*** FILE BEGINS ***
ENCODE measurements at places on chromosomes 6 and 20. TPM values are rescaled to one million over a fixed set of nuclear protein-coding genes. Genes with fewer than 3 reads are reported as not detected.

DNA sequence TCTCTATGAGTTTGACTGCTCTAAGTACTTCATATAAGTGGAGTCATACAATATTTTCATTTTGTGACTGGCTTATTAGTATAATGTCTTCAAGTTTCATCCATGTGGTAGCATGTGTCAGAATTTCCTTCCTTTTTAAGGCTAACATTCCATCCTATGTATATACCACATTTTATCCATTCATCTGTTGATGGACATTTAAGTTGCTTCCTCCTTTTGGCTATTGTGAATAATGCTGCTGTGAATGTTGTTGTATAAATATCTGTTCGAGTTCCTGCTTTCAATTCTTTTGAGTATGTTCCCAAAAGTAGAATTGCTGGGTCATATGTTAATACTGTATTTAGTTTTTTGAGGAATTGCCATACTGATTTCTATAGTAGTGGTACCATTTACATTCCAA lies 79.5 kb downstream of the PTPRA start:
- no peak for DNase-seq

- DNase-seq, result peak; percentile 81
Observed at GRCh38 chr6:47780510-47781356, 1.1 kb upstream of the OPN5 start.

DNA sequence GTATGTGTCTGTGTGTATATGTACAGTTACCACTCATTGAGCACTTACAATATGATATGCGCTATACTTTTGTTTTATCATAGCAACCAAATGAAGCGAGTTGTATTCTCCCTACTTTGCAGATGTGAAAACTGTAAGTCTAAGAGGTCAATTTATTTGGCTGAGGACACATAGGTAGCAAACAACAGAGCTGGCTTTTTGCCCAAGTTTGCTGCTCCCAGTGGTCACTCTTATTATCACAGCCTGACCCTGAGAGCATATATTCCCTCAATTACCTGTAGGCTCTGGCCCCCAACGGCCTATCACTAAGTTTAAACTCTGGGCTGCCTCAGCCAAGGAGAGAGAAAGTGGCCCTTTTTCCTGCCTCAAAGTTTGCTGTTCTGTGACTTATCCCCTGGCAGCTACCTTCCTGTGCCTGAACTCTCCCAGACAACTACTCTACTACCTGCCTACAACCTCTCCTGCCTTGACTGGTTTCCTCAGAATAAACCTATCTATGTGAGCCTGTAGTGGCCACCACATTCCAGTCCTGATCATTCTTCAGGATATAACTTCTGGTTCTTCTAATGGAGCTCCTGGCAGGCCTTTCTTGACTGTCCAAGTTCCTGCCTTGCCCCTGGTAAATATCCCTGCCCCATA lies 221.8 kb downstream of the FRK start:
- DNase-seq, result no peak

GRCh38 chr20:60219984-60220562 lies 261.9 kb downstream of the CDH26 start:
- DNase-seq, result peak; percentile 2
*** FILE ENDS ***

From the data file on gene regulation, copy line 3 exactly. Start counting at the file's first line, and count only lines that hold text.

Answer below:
- no peak for DNase-seq